WELCOME TO THE OFFICIAL RICHARD E GERSTEIN JUSTICE BUILDING BLOG. THIS BLOG IS DEDICATED TO JUSTICE BUILDING RUMOR, HUMOR, AND A DISCUSSION ABOUT AND BETWEEN THE JUDGES, LAWYERS AND THE DEDICATED SUPPORT STAFF, CLERKS, COURT REPORTERS, AND CORRECTIONAL OFFICERS WHO LABOR IN THE WORLD OF MIAMI'S CRIMINAL JUSTICE. THIS BLOG HAS BEEN CALLED "THE DEFINITIVE BLOG ON MIAMI CRIMINAL LAW" BY THE NY TIMES, THE WASHINGTON POST, THE POPE, AND DONALD TRUMP WHO ALSO ONCE SAID IT WAS "REALLY GREAT". POST YOUR COMMENTS, OR SEND RUMPOLE A PRIVATE EMAIL AT HOWARDROARK21@GMAIL.COM

Monday, August 02, 2010

IT'S MILLER TIME

Congratulations to your new Circuit Court Judge Bronwyn Miller. By picking a county court judge the governor now gets to pick a new county court judge. And so it goes.....

There were many excellent comments and suggestions by readers in response to our solicitation of rules and principles that new ASAs and PDs should follow for a successful career.

Our number one thing we impart to all attorneys is: It takes years to build a reputation, but just one court hearing to destroy it. Be known as an attorney whose word is their bond.


Some of the best suggestions included:

Be smart enough to realize that you know very little. This rule applies throughout your entire legal career.

If you win a case, you were probably lucky. If you lose a case, you were probably unlucky and unprepared or just never had the right cards to play with. Don't let any victory go to your head.

Treat opposing counsel with respect even if he or she does not deserve it.

You are lawyer. Not a crusader. There are two sides to every story. 90% of the people you prosecute in county court are not bad people.

Dress well. That means a tie and suit every day or a nice dress if you are a woman.

Treat court personnel with respect. They are an invaluable resource.

Watch as many people in trial as you can - especially the more experienced. You will ALWAYS learn something. Whether it is what to do or what not to do.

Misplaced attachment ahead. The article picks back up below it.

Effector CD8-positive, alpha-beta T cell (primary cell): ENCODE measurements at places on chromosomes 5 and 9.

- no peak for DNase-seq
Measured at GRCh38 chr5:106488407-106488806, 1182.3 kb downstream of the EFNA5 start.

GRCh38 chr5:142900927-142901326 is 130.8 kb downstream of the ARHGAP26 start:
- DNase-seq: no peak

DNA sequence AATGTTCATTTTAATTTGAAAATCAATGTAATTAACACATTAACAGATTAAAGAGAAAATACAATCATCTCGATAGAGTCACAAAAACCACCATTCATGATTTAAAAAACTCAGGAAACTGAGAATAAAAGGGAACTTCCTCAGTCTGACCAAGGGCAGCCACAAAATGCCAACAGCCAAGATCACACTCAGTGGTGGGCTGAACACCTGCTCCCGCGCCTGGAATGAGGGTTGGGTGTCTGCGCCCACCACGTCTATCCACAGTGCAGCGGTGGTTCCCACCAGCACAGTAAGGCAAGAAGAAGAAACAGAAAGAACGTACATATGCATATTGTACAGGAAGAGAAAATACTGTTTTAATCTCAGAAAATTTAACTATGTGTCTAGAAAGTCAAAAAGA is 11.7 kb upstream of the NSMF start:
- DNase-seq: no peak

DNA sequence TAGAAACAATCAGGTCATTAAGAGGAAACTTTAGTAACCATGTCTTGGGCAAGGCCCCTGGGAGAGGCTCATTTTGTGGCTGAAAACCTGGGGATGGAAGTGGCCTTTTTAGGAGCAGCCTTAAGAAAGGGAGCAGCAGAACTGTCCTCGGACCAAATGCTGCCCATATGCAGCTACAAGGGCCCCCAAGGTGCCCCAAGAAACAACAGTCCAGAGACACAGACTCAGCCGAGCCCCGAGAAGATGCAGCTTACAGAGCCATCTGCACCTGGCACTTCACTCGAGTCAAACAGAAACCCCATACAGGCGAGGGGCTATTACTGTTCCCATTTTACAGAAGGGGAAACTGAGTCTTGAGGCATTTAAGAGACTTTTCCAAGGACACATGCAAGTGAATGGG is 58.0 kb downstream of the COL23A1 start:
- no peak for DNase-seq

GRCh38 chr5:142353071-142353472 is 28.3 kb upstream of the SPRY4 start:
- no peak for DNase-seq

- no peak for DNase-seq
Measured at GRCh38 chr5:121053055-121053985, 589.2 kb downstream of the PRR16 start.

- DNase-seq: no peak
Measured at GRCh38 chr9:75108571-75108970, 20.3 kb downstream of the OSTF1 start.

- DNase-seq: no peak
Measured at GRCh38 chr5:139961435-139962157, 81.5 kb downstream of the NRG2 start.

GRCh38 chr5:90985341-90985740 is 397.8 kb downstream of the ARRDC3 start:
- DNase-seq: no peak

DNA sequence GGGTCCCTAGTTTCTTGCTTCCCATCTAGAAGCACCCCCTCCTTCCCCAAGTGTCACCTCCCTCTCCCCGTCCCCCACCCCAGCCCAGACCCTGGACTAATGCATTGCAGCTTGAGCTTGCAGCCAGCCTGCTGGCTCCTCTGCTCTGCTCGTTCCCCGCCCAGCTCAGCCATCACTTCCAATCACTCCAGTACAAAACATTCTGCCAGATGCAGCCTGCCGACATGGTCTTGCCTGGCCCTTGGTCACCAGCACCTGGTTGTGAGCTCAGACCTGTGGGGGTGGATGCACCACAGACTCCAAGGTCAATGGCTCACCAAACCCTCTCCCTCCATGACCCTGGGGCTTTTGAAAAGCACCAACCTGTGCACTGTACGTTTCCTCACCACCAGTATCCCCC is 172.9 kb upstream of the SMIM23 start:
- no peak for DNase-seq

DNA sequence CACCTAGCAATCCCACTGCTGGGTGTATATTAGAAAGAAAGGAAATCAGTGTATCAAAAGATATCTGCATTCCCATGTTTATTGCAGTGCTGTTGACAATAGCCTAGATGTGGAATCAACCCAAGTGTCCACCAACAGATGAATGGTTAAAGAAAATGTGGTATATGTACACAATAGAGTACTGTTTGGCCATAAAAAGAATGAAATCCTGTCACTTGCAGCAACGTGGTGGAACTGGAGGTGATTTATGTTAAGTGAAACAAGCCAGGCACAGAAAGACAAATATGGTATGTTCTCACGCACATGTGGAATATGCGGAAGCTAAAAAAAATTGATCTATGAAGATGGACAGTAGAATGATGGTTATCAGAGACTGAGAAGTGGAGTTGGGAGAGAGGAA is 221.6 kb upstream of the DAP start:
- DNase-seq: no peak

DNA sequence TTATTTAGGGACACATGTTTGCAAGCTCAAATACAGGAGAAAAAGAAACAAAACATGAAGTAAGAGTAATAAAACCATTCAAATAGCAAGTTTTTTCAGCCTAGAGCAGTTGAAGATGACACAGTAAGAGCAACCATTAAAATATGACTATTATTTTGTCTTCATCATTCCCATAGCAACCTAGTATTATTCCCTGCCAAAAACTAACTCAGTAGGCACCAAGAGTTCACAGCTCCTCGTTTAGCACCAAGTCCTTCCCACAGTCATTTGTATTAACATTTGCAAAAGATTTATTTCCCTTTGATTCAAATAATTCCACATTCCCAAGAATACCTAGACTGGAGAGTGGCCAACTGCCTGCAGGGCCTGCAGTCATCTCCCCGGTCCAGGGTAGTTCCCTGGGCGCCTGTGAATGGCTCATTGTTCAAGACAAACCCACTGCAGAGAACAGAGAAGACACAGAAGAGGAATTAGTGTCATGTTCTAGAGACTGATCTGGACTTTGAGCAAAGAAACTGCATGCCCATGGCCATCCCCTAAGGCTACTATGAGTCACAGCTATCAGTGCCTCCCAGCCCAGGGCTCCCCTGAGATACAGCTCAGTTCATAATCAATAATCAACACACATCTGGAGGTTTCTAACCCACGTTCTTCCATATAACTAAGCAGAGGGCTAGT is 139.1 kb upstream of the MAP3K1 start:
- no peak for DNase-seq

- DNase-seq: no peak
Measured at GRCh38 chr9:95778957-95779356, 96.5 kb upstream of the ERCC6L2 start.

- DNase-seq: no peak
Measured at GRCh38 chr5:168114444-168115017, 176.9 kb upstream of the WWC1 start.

Don't fall into the Miami-Dade SAO trap of becoming a slave to your victims. Victims have three constitutional rights under Florida law: 1) the right to be heard; 2) the right to be informed of all stages in the process; 3) the right to be present for all crucial stages of litigation.
Victims DO NOT have the right to tell you 1) how to do your job; 2) what plea you may offer; 3) what the outcome of the case will be (whether the case proceeds to trial or resolves in a plea.
Unfortunately, your supervisors will hammer home the notion that you represent the victims. That is true, but you represent the people of the entire State of Florida also. Your first job is to do justice.

Have fun. Have happy hours. Lots of them. Keep your office door open.

But if you ever feel that you cannot prove a case beyond a reasonable doubt, dump it! Unlike the felony division, there isn't much of a case screening process. Proceed in good faith at all times.

Get a thick skin and realize that some of the things defense lawyers say are for the client's consumption and you shouldn't feel insulted over them. Don't take things personally!

Treat defense counsel like you'll want to be treated when you go private. Don't make enemies as an ASA with your future colleagues in the defense bar who can lend you an invaluable hand when you struggle in your new practice.